For almost 70 years now, the Cannes Lions International Festival of Creativity has represented the high point on the creative calendar for agencies, studios and artists of all persuasions. The pandemic, however, might have been something of a blessing in disguise for the event.
By 2019, the festival had reached a point where many were starting to see it as little more than a bloated back patting exercise for the industry’s elites. What didn’t help matters is how expensive it had become to attend or even enter the festival, meaning the smaller agencies barely got a look in and the same big boys ended up taking home Lions year after year.
The lack of a festival in 2020 and 2021 due to the pandemic, however, appears to have given festival organisers a chance to reflect on past mistakes. The result, if reports are to be believed, is a mellower and friendlier Cannes. Albeit one blighted by travel problems.
So, let’s see what’s been happening thus far shall we?
Entries are down but spirits are up
Initial reports seem to suggest that it’s been a little quieter than expected this year. This could be due to flight delays (in fact, it’s thought as many as 1,000 delegates arrived late) but Lions entires are also surprisingly slight this year.
According to Ad Age’s Alexandra Jardine: “Despite the awards being back in full, the overall numbers still represent a decline from the past two years. Awards entries totalled 25,464, down from 29,074 in 2021 and 30,953 in 2019.” By Monday afternoon, however, things had started to pick up, with vast lines of delegates waiting to get into Google Beach.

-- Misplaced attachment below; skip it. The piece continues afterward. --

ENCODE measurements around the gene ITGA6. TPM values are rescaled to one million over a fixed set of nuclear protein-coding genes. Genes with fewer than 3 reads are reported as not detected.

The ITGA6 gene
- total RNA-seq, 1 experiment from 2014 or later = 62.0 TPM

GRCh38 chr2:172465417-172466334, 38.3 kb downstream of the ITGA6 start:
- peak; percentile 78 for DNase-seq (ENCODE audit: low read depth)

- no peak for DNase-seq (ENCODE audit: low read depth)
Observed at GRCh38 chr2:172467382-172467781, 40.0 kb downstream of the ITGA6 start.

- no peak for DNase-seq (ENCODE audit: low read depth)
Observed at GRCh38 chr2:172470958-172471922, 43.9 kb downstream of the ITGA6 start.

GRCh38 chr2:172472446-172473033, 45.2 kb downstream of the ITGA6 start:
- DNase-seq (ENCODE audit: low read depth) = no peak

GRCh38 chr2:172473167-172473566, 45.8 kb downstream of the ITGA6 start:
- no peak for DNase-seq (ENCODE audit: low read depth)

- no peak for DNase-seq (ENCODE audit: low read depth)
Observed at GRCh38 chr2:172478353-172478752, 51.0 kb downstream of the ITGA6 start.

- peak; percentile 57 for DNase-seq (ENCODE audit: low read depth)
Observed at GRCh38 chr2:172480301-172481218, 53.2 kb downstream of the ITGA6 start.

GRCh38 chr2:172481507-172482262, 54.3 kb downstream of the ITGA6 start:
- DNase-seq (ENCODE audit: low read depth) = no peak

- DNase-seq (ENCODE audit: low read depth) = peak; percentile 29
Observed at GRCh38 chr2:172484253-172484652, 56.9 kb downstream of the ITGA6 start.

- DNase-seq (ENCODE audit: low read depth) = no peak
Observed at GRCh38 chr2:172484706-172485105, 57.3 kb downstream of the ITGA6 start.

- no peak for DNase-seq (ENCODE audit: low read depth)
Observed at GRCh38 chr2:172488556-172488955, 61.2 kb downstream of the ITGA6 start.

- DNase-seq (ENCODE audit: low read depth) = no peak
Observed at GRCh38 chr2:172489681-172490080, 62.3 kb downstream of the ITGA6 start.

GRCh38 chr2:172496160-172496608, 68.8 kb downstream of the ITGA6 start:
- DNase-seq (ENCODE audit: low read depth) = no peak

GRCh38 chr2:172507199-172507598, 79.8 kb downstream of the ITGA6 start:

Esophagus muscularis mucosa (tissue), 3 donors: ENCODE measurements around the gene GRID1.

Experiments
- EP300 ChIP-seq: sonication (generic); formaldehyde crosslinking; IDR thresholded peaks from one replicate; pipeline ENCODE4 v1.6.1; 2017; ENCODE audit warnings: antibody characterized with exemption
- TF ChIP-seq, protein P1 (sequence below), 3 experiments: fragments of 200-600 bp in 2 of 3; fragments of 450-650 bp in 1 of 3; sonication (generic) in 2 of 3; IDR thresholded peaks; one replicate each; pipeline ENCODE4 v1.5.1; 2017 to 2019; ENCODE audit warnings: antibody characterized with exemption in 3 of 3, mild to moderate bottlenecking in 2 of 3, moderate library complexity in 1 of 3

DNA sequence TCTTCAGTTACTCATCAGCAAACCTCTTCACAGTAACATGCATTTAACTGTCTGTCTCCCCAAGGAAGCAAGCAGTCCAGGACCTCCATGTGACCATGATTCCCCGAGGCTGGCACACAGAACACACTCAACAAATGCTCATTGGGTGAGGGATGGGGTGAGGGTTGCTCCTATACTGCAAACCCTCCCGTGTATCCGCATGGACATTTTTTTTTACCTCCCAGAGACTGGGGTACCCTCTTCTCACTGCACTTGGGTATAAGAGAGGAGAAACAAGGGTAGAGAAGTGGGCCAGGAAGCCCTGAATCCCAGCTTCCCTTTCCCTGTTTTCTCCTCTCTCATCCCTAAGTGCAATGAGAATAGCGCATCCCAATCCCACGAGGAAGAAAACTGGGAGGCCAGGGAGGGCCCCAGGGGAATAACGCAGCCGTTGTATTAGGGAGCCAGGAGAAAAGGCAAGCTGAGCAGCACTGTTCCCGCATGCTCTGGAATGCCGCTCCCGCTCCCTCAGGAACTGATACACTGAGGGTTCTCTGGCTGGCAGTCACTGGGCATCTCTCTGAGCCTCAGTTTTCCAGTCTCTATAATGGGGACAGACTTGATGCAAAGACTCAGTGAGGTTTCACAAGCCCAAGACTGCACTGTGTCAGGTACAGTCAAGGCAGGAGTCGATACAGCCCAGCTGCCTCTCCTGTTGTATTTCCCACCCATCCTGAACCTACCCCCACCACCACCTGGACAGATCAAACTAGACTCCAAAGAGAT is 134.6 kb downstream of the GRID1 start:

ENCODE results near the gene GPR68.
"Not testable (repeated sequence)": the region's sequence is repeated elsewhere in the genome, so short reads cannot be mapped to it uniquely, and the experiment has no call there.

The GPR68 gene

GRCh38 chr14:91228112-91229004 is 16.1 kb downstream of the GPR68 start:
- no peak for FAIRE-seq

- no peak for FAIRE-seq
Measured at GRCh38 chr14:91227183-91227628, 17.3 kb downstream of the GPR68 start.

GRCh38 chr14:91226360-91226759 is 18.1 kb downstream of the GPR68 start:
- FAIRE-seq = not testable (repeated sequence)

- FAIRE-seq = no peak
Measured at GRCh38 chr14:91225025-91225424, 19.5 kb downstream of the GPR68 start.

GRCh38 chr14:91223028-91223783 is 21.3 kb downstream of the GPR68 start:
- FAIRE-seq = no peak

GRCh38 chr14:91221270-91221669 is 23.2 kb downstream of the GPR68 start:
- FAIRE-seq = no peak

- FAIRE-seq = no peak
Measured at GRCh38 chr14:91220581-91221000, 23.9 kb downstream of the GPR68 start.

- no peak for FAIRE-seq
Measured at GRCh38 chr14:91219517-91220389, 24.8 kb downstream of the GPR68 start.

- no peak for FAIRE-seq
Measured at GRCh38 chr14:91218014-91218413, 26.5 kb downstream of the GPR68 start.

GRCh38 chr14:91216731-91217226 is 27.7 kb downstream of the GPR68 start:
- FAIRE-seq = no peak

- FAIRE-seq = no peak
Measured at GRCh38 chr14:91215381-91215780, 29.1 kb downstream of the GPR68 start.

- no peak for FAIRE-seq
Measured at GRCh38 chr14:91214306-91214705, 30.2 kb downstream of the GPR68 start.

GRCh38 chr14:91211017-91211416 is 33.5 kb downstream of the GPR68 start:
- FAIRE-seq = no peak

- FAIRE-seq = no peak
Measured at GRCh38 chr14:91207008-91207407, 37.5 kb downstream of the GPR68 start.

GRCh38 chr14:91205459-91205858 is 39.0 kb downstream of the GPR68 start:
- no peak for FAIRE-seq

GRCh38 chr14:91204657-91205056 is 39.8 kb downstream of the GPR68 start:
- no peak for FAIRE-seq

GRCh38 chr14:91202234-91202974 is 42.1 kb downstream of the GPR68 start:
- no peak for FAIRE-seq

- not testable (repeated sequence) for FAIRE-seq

Monday evening saw the Croisette swamped with delegates, many trying to weasel their way into Kendrick Lamar’s live performance over at Spotify Beach. Indeed, the general consensus appears to be that the tech brands are completely dominating this year. Why that would surprise anyone at this point, however, is anyone’s guess.
Creativity under bombs
Perhaps the most striking (and newsworthy) moment of the first day at Cannes came when Ukraine President Volodymyr Zelensky made a surprise virtual appearance calling on the world’s creatives to join the fight for the country’s freedom in its war with Russia. His talk came during a “Creativity Under Bombs” presentation from Ukrainian creatives at the Grand Auditorium Louis Lumière.
Zelenskyy, of course, appeared via livestream on a towering screen from which he told attendees: “We need people like you. You are the most brave people in the world, always on the cutting edge, whether it’s the refugee flag, the Fearless Girl, the ice bucket challenge or the ‘Rivers of Life.’ Every time you find the words and images to reach the depths of the human soul. You make people talk about issues everyone would otherwise overlook.”
Comfortably the most powerful line he used however was that the “power of creativity is greater than a nuclear state stuck in the past.” His words echo a fear that the longer the Russian invasion continues, the more likely the global media’s attention will shift to other issues.
Everything under the sun
It’s too early to tell whether or not this will be a Cannes Lions for the ages or just another week of drunk executives on (what amount to) a tax write-off holiday shouting about how great they are to anyone that will pretend to listen. But if nothing else, at least the presence of Zelensky proves that the festival is at least trying to make a legitimate statement. Join me again on Friday to see if that statement sinks or floats.